Hey there. In Argentina, college degrees are not as important as in USA if you want to become an airline pilot. To apply for LAN Argentina, Aerolineas Argentinas, Andes, Sol, Macair etc you need 900hs and First Class Commercial Pilot License (PC1), that only exists here (typical), and a big hook.
The usual career is to become a Private Pilot and start to build hours until you're at 200-500. At 200h you can become a Commercial Pilot, which here is not as important as it looks as nobody would hire you with such low-time for a Part 135 (non-scheduled ops, charter, medevac, cargo, corporate, etc) - EXCEPT you have a golden hook hidden. Main reason is insurance companies. So you end up begging for hours here and there in a very slow paced process. It could be made by towing gliders, carring parachute nuts, banner-towing, Lo-Jack surveys or doing "Bautismos de Vuelo" in your local Flying Club.
That stage is the filter usually as if you end up not having enough passion, then I guarantee that the road will be so tough that you'l feel it's not worth the hassle. So the main mental attribute here is passion for flying, love for the airborn feeling and desire to progress. If you have that, you can become what you are wishing for. I waited 9 years for my first flying job and I'm loving it despite having unfulfilled debts yet. And I'm not flying for an scheduled airline.
The 200-500 region covered, now comes the after-500h stage. With 500h you can become a Certified Flight Instructor. That license is a hour-building machine. Once you got that license, go to a nearby Flight School and show your Resumé (preferable over a Flying Club as the're sadly fading away because ANAC doesn't care about them). You will be flying 80h a MONTH. Period. That's how it works here. So then you can get the PC1 at 900h and apply for the airlines IF they're hiring.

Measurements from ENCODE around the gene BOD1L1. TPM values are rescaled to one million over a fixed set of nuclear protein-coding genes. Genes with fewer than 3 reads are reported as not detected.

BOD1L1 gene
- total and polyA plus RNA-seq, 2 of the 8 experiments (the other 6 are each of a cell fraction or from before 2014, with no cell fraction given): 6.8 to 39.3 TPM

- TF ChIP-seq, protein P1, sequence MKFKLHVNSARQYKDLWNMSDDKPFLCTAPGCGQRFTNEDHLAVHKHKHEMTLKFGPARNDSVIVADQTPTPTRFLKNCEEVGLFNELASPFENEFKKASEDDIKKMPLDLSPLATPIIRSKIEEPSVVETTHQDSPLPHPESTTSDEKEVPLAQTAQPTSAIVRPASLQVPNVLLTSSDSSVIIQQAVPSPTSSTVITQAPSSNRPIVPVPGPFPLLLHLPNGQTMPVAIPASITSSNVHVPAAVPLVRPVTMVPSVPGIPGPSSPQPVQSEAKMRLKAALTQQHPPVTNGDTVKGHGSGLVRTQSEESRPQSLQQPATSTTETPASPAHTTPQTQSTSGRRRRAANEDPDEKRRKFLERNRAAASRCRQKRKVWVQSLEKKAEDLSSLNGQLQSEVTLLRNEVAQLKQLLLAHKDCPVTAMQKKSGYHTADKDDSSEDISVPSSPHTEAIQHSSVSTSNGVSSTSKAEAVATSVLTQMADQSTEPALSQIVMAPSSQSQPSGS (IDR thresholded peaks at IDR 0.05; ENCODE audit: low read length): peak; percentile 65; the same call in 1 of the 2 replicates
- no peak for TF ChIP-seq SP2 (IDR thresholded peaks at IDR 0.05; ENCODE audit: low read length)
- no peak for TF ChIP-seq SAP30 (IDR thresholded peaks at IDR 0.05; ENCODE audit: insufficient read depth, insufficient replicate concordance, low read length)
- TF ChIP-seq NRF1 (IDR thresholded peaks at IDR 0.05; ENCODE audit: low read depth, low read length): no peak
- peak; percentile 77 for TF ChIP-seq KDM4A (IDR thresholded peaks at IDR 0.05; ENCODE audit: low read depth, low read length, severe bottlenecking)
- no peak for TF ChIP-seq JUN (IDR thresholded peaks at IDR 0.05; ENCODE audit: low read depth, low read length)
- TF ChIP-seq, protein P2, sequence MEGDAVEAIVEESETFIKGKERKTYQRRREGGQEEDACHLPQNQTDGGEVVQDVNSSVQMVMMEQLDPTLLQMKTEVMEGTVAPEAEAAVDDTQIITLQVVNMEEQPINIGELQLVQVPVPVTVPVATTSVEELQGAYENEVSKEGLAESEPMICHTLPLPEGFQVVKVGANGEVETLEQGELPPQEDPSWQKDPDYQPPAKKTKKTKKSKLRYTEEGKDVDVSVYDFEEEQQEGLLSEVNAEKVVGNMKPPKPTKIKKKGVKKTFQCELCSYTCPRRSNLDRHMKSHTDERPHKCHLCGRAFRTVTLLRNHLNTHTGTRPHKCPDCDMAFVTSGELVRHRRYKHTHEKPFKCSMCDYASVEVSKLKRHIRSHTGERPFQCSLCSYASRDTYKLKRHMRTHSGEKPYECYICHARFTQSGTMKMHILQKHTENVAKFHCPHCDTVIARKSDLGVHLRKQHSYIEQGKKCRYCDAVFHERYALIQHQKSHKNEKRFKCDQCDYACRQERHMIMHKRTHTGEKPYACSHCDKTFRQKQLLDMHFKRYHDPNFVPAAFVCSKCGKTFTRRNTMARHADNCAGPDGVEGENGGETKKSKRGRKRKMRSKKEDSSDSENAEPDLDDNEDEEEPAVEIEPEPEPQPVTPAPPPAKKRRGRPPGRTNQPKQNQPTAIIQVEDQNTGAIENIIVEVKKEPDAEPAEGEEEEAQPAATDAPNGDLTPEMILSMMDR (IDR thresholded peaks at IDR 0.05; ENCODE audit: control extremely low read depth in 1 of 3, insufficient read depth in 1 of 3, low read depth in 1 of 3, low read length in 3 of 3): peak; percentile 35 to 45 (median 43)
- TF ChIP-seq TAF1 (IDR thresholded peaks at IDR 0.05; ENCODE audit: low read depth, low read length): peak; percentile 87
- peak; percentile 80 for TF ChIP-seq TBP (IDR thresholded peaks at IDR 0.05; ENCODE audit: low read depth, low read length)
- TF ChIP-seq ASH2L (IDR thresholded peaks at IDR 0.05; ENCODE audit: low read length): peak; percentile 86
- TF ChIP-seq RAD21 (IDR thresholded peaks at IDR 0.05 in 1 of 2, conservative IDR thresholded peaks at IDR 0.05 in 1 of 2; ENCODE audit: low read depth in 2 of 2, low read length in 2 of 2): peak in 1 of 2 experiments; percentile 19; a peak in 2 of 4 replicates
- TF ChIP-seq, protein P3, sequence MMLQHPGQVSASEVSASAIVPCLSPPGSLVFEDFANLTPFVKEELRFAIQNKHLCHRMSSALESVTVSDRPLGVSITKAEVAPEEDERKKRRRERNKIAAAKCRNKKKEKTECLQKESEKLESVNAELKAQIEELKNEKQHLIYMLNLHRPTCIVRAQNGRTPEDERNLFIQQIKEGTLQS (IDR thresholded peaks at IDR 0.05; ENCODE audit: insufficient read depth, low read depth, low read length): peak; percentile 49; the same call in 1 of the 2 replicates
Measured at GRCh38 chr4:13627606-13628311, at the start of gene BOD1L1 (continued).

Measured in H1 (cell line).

Market for pilots here in Argentina is slim. Only two majors (if we can call LANar and ARSA majors - they have a total of 70 airplanes in all). And everybody want to work there, so there's the bottle-neck. Not enough jobs for everyone (like in USA, Europe...).
That was the most common career path here.
Having said that, in Latin America there's (still) a big shortage of pilots. Fliyng Schools here tend to instruct people from countries like Perú, Colombia, Ecuador, Panama, and when they reach 200hs they apply for the airlines (little known names like LAN, Avianca-Taca, Copa, etc). I've known guys with 200hs getting off a C152 (which they could barely fly) and go to Miami to have a 767 rating! True story.
So that's another path for you, but mind you that you will not enjoy the flying as you'd do in a C182 over the mountains or in a Piper Cub doing TO-Landings. If you're passionate of flying, finding yourself checking at the displays while the airplane flies itself right up to touchdown would be quite unencouraging. Yes the paycheck is great and all, but what we do is not mainly for the paycheck.
I always encourage new pilots to enjoy flying while they can, give your family a beautiful ride, depart from an airstrip and go to another and have Mate and facturas, feel the beauty of feeling free as a bird. You won't feel exactly that in an airliner.
Sure it's great to fly at 460kt at 36,000ft in a shiny jet and all, but your responsabilities will be big, and sometimes no time for sightseeing. I have a frined flying for AR and when I asked him whether he liked flying in or out of Rio de Janeiro he told me that he didn't know, that he was with concentrated in his instruments the whole arrival and departure, because you ought to.
That's why IMHO you need to enjoy it while you can, and then those beautiful experiences will enable you to be an airline pilot and actually enjoy the ride.